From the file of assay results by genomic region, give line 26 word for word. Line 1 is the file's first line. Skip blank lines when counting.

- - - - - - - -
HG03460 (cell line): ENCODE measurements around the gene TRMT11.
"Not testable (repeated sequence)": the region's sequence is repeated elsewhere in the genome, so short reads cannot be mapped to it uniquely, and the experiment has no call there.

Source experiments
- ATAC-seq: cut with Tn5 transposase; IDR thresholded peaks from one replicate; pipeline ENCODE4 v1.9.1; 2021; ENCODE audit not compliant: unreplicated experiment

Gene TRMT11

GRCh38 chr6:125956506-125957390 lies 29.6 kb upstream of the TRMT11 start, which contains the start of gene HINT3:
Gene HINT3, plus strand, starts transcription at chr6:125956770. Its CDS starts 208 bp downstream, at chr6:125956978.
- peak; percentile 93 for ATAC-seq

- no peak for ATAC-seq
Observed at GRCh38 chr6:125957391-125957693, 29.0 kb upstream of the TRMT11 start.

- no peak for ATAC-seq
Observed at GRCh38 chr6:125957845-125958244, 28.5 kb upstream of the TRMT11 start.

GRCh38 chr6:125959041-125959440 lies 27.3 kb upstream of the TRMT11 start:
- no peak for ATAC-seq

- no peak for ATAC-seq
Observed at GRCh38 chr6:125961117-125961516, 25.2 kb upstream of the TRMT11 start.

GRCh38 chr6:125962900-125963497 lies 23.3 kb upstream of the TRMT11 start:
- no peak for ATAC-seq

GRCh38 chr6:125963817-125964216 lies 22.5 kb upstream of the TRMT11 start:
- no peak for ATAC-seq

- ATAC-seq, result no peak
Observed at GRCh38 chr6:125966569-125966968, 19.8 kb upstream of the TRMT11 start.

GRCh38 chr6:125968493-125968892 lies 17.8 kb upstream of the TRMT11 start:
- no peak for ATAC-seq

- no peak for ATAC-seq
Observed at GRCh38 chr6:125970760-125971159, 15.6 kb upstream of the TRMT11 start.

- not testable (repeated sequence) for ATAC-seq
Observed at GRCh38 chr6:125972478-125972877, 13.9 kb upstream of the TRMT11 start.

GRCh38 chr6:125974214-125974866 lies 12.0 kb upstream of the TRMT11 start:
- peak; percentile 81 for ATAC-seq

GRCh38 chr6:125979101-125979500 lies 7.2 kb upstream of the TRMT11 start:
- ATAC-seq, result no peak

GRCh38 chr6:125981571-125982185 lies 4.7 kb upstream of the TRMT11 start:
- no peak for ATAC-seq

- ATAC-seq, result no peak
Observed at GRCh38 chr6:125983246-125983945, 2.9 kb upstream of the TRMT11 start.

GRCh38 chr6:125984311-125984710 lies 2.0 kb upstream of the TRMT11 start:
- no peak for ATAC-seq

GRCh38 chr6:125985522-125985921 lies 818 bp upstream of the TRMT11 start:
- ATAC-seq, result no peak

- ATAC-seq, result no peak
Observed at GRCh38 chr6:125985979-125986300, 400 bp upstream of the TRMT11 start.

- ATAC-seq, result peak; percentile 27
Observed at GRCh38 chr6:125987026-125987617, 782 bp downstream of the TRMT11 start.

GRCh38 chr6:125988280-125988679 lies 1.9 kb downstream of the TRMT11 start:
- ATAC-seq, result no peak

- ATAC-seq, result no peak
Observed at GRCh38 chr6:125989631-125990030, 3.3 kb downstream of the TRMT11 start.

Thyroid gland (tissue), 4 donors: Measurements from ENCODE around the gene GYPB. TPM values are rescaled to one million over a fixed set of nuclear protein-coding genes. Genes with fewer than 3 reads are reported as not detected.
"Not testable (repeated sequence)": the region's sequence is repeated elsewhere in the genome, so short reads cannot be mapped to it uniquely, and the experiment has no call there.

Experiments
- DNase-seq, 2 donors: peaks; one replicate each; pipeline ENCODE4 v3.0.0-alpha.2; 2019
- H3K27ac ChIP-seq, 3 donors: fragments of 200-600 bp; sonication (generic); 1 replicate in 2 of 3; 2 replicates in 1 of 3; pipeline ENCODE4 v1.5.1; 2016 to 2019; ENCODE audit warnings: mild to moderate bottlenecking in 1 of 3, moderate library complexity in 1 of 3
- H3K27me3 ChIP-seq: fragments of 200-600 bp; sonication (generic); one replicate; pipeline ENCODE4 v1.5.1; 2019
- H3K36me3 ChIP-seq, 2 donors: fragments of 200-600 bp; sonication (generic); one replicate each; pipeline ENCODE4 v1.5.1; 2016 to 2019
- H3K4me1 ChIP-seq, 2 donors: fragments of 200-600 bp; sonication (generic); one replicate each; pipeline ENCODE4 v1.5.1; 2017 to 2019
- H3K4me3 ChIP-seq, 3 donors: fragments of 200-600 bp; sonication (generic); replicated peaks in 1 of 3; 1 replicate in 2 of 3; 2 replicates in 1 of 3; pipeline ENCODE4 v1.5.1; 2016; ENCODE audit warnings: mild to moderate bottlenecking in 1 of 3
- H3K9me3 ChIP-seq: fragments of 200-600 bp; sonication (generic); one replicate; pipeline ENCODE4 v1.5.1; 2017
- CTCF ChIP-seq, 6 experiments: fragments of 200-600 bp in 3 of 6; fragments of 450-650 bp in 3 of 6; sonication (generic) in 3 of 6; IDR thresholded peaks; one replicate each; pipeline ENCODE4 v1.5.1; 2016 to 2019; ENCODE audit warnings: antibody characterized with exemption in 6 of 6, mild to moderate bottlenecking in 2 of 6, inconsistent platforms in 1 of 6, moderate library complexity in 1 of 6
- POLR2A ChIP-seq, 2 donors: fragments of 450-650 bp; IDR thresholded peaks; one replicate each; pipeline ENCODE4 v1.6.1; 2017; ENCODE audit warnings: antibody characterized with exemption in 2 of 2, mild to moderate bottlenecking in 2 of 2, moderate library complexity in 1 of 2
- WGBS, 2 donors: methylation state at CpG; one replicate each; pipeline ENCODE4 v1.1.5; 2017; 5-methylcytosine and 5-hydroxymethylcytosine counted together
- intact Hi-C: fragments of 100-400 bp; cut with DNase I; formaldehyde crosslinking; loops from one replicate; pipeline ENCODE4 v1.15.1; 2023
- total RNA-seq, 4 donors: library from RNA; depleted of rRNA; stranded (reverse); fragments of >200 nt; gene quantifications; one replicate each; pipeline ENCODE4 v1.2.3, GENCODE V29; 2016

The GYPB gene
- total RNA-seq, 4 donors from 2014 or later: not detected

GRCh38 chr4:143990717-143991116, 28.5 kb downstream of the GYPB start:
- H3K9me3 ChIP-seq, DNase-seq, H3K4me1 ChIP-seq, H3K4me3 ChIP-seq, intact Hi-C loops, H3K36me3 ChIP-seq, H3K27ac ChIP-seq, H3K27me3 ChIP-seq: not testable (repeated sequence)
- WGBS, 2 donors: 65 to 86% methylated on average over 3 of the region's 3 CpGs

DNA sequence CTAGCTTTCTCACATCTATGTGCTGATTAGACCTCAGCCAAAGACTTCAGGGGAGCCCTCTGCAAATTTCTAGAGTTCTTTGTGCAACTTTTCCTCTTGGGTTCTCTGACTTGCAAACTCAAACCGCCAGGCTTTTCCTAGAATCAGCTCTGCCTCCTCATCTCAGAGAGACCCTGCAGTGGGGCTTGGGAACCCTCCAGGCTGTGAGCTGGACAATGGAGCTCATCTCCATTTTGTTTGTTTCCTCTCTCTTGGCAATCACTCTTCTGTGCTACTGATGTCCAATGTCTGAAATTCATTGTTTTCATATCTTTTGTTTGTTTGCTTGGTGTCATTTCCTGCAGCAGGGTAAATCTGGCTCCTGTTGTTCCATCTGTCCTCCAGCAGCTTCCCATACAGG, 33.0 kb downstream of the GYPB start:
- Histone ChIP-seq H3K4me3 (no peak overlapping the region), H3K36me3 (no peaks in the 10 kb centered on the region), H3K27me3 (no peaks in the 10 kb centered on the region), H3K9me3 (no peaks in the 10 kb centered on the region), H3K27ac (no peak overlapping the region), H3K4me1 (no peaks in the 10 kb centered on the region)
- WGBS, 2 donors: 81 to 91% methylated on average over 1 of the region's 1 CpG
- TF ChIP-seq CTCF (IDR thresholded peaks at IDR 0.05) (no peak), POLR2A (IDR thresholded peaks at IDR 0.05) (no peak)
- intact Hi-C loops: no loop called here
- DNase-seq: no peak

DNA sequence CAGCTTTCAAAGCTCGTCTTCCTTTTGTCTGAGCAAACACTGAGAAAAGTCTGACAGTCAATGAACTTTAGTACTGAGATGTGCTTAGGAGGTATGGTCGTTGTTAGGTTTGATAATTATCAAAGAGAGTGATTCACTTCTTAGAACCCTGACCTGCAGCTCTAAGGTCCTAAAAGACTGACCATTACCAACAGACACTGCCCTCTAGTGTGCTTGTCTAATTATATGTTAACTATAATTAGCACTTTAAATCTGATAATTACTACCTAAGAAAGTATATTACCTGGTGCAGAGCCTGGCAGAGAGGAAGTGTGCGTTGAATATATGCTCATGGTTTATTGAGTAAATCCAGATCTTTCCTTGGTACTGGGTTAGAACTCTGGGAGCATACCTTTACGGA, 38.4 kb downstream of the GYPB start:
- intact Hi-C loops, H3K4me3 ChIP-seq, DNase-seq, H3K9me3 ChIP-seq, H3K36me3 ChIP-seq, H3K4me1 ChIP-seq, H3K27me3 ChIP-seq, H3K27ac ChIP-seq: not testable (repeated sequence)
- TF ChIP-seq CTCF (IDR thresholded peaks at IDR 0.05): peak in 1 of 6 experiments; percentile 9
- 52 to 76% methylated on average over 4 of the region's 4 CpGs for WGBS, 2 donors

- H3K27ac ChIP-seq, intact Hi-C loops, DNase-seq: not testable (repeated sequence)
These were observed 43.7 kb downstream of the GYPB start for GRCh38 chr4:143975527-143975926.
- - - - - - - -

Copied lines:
Observed at GRCh38 chr6:125970760-125971159, 15.6 kb upstream of the TRMT11 start.